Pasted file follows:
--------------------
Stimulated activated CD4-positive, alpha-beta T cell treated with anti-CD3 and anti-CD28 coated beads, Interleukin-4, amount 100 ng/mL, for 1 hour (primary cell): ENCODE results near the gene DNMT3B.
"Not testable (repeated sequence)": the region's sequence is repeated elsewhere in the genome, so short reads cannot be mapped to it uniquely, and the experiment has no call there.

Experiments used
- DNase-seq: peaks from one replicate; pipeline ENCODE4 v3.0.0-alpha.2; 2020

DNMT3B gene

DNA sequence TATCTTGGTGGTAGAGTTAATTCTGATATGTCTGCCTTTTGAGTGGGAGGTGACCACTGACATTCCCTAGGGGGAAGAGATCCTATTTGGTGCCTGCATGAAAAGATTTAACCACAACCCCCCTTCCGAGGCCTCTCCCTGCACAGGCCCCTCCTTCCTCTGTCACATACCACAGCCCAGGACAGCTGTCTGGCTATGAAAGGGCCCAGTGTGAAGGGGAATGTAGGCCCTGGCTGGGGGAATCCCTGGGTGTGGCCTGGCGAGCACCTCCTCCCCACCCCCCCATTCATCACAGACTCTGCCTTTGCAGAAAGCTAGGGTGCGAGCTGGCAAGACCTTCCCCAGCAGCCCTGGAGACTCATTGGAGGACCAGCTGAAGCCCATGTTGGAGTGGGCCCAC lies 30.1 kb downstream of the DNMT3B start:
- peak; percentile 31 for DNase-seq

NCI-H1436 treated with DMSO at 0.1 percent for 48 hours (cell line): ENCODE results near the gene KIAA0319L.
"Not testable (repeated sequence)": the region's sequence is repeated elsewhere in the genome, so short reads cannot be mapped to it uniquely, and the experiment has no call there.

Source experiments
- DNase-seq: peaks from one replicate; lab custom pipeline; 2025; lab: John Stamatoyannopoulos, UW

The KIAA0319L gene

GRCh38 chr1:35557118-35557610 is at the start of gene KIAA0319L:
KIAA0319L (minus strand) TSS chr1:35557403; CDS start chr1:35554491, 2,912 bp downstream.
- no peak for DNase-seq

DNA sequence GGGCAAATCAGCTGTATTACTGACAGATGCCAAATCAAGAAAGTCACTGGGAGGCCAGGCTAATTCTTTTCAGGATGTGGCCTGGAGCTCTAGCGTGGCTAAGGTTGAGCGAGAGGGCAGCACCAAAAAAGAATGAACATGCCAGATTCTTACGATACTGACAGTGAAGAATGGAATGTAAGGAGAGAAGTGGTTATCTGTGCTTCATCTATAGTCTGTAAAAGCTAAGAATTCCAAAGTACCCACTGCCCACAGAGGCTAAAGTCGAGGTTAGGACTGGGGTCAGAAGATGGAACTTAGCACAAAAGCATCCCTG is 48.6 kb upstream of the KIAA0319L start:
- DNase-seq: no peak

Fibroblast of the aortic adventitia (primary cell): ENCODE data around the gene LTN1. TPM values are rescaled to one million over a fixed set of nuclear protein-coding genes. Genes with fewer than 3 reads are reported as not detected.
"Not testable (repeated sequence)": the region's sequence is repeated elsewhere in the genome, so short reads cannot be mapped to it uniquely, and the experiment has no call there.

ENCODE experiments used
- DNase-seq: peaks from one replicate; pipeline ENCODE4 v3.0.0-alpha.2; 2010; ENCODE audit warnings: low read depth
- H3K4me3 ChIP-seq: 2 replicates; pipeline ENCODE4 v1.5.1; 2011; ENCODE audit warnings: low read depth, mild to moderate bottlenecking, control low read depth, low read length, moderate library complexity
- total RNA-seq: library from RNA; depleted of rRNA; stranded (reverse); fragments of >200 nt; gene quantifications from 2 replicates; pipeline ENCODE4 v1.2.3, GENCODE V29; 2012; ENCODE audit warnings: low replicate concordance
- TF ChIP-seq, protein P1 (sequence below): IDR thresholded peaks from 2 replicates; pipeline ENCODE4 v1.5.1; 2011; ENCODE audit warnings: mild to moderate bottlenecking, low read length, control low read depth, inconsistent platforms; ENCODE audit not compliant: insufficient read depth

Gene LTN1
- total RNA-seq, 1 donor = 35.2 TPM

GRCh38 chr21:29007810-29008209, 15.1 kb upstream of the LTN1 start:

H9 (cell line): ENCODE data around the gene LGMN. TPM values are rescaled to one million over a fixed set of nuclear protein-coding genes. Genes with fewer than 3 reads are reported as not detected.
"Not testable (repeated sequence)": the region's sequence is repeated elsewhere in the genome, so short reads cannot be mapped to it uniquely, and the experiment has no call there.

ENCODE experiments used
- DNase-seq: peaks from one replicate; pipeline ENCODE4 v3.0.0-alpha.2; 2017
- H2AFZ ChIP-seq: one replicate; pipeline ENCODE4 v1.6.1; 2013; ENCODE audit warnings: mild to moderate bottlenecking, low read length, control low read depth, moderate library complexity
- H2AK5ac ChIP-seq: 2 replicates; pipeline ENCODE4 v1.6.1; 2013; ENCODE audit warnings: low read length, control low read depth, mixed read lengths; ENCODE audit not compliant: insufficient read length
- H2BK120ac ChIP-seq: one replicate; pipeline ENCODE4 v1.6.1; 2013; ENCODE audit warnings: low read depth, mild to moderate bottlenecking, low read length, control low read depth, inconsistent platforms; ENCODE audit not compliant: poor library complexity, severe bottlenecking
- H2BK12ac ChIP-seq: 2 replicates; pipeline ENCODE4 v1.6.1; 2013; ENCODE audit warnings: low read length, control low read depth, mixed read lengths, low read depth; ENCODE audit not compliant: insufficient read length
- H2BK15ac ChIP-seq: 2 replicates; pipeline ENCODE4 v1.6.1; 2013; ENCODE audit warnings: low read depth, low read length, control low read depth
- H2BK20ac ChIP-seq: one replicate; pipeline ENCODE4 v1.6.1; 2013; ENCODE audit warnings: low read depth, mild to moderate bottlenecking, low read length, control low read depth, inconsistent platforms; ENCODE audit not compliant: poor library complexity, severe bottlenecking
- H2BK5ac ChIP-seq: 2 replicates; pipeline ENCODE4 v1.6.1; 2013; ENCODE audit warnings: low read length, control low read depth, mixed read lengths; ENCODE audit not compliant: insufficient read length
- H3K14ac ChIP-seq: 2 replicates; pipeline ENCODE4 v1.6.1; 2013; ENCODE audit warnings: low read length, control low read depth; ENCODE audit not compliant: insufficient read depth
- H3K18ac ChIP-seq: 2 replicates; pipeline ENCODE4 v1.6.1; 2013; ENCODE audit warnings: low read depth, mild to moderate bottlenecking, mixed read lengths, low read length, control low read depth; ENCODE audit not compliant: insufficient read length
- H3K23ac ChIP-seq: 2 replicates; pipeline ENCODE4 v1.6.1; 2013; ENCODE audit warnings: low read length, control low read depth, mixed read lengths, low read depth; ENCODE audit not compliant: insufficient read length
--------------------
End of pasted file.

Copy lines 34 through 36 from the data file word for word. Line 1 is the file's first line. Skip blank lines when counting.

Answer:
- H2BK120ac ChIP-seq: one replicate; pipeline ENCODE4 v1.6.1; 2013; ENCODE audit warnings: low read depth, mild to moderate bottlenecking, low read length, control low read depth, inconsistent platforms; ENCODE audit not compliant: poor library complexity, severe bottlenecking
- H2BK12ac ChIP-seq: 2 replicates; pipeline ENCODE4 v1.6.1; 2013; ENCODE audit warnings: low read length, control low read depth, mixed read lengths, low read depth; ENCODE audit not compliant: insufficient read length
- H2BK15ac ChIP-seq: 2 replicates; pipeline ENCODE4 v1.6.1; 2013; ENCODE audit warnings: low read depth, low read length, control low read depth